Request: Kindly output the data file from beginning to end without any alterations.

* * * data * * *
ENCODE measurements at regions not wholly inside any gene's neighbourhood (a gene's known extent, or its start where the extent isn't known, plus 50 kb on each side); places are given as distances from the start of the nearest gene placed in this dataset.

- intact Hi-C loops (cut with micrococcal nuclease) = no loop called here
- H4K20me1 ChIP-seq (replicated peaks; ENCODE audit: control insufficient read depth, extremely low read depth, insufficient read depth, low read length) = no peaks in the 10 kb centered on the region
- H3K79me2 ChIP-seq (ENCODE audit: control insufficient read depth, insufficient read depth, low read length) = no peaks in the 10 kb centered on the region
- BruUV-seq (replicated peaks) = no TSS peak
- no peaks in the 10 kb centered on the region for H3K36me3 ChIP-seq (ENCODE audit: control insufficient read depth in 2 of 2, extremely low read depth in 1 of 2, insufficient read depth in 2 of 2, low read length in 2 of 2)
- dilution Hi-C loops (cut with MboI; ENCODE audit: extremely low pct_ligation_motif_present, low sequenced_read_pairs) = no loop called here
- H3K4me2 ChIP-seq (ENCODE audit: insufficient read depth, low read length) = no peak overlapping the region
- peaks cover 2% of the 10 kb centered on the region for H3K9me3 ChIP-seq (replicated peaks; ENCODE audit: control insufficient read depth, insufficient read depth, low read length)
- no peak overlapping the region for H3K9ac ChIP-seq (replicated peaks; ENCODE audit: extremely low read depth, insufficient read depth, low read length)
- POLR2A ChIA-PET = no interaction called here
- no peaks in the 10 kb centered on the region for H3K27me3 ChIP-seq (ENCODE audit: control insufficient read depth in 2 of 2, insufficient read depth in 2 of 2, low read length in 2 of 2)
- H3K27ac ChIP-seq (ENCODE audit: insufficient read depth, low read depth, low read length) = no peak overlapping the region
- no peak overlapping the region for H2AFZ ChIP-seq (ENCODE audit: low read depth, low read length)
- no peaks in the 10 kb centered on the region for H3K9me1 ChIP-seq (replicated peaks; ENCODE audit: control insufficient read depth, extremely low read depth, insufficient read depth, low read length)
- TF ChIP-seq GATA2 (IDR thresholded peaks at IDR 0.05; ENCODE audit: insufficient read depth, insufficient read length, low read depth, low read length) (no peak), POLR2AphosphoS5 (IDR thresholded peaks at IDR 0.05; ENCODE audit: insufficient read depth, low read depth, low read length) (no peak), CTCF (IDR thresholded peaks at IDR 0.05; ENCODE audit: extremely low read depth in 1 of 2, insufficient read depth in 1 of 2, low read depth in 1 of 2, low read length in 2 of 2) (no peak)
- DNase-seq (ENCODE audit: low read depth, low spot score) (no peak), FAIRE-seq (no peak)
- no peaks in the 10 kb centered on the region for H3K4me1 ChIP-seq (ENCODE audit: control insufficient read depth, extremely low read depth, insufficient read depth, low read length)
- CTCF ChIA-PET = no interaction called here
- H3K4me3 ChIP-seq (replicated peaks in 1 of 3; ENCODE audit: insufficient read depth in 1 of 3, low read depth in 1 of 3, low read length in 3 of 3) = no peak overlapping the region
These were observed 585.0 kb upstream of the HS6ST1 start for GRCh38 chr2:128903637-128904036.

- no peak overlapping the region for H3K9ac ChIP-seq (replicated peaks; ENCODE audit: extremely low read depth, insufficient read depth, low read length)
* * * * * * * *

ENCODE measurements at regions not wholly inside any gene's neighbourhood (a gene's known extent, or its start where the extent isn't known, plus 50 kb on each side); places are given as distances from the start of the nearest gene placed in this dataset.

- intact Hi-C loops (cut with micrococcal nuclease) = no loop called here
- H4K20me1 ChIP-seq (replicated peaks; ENCODE audit: control insufficient read depth, extremely low read depth, insufficient read depth, low read length) = no peaks in the 10 kb centered on the region
- H3K79me2 ChIP-seq (ENCODE audit: control insufficient read depth, insufficient read depth, low read length) = no peaks in the 10 kb centered on the region
- BruUV-seq (replicated peaks) = no TSS peak
- no peaks in the 10 kb centered on the region for H3K36me3 ChIP-seq (ENCODE audit: control insufficient read depth in 2 of 2, extremely low read depth in 1 of 2, insufficient read depth in 2 of 2, low read length in 2 of 2)
- dilution Hi-C loops (cut with MboI; ENCODE audit: extremely low pct_ligation_motif_present, low sequenced_read_pairs) = no loop called here
- H3K4me2 ChIP-seq (ENCODE audit: insufficient read depth, low read length) = no peak overlapping the region
- peaks cover 2% of the 10 kb centered on the region for H3K9me3 ChIP-seq (replicated peaks; ENCODE audit: control insufficient read depth, insufficient read depth, low read length)
- no peak overlapping the region for H3K9ac ChIP-seq (replicated peaks; ENCODE audit: extremely low read depth, insufficient read depth, low read length)
- POLR2A ChIA-PET = no interaction called here
- no peaks in the 10 kb centered on the region for H3K27me3 ChIP-seq (ENCODE audit: control insufficient read depth in 2 of 2, insufficient read depth in 2 of 2, low read length in 2 of 2)
- H3K27ac ChIP-seq (ENCODE audit: insufficient read depth, low read depth, low read length) = no peak overlapping the region
- no peak overlapping the region for H2AFZ ChIP-seq (ENCODE audit: low read depth, low read length)
- no peaks in the 10 kb centered on the region for H3K9me1 ChIP-seq (replicated peaks; ENCODE audit: control insufficient read depth, extremely low read depth, insufficient read depth, low read length)
- TF ChIP-seq GATA2 (IDR thresholded peaks at IDR 0.05; ENCODE audit: insufficient read depth, insufficient read length, low read depth, low read length) (no peak), POLR2AphosphoS5 (IDR thresholded peaks at IDR 0.05; ENCODE audit: insufficient read depth, low read depth, low read length) (no peak), CTCF (IDR thresholded peaks at IDR 0.05; ENCODE audit: extremely low read depth in 1 of 2, insufficient read depth in 1 of 2, low read depth in 1 of 2, low read length in 2 of 2) (no peak)
- DNase-seq (ENCODE audit: low read depth, low spot score) (no peak), FAIRE-seq (no peak)
- no peaks in the 10 kb centered on the region for H3K4me1 ChIP-seq (ENCODE audit: control insufficient read depth, extremely low read depth, insufficient read depth, low read length)
- CTCF ChIA-PET = no interaction called here
- H3K4me3 ChIP-seq (replicated peaks in 1 of 3; ENCODE audit: insufficient read depth in 1 of 3, low read depth in 1 of 3, low read length in 3 of 3) = no peak overlapping the region
These were observed 585.0 kb upstream of the HS6ST1 start for GRCh38 chr2:128903637-128904036.

- no peak overlapping the region for H3K9ac ChIP-seq (replicated peaks; ENCODE audit: extremely low read depth, insufficient read depth, low read length)